CAST: Sanjay Dutt, Aditi Rao Hydari, Shekhar Suman, Sharad Kelkar
DIRECTION: Omung Kumar
A shoe-smith Arun Sachdeva(Sanjay) is shattered when he discovers that his daughter, Bhoomi (Aditi) has been raped by Dhauli (Sharad) and his gang of three. The father and daughter grieve for a bit and then plan revenge.
Distasteful as it may sound, rape and retribution seem to dominating Bollywood. After Maatr and Mom, Omung Kumar, who showed a spark with Mary Kom, seems to have fallen into the trap of making formula. And while every filmmaker argues that movies on rapes are 'socially-relevant'; you keep asking yourself—is all the gore on screen justified.
Here, our very own Arun and Bhoomi are a doting father-daughter team living in Agra. They tug at your heartstrings with their chirpybaap-beti routine of cooking meals, colouring beards and combing hair. However, after a point the bittu-beti endearments rankle. But that's not the only thing that rankles here.
When Bhoomi gets raped just a day before her wedding, you know which way the film will go. The insensitive cops, the lame public prosecutor, the even lamer defence and the whole court-room drama where it has become fashionable to discuss the heroine's virginity makes you want to scream. Statistics of rapes are rattled off by all and sundry and the word `rape' is used so frequently that it almost knocks you dead.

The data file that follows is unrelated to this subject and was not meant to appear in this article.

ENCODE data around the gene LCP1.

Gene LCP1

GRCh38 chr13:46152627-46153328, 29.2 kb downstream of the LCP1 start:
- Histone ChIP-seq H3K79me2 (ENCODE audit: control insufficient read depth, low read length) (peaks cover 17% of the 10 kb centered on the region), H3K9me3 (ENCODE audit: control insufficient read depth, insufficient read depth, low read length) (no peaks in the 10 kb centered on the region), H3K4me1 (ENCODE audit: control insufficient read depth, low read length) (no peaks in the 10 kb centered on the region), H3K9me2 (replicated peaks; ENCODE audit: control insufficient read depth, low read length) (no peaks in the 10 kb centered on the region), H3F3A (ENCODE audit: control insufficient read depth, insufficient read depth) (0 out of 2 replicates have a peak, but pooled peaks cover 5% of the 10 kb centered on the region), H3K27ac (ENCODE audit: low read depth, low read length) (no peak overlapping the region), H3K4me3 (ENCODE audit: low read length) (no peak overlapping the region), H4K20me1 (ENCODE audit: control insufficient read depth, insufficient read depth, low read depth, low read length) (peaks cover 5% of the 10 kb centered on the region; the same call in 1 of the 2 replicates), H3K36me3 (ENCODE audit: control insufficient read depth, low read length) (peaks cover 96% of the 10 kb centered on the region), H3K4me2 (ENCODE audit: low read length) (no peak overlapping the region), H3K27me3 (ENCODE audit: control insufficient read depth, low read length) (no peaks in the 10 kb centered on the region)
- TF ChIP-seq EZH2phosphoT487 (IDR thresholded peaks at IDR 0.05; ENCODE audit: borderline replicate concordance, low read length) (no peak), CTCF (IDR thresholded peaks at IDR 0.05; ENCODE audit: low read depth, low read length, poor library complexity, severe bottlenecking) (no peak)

But like it's said, every cloud has a silver living; Bhoomi has Sanjay Dutt. Returning to the marquee after his incarceration, the actor wears the lines of his face with confidence. You can tell right away that the lion has aged but he's got terrific screen presence.
Aditi is also remarkable, first as the stuttering, sweet girl and later as the woman seeking revenge. Sharad is too much the caricatured villain from the 80s, mouthing stupid lines. The overall writing is clunky. Artur Zurawski's camera work is efficient. Sachin-Jigar have composed a couple of foot-tapping numbers that don't necessarily have recall but when they are playing, you find yourself grooving.
Watch Bhoomi for Dutt. He's from that era of larger-than-life heroes who get you to whistle even when he is killing people. You may not approve of his thirst for blood but you can't fault his swagger.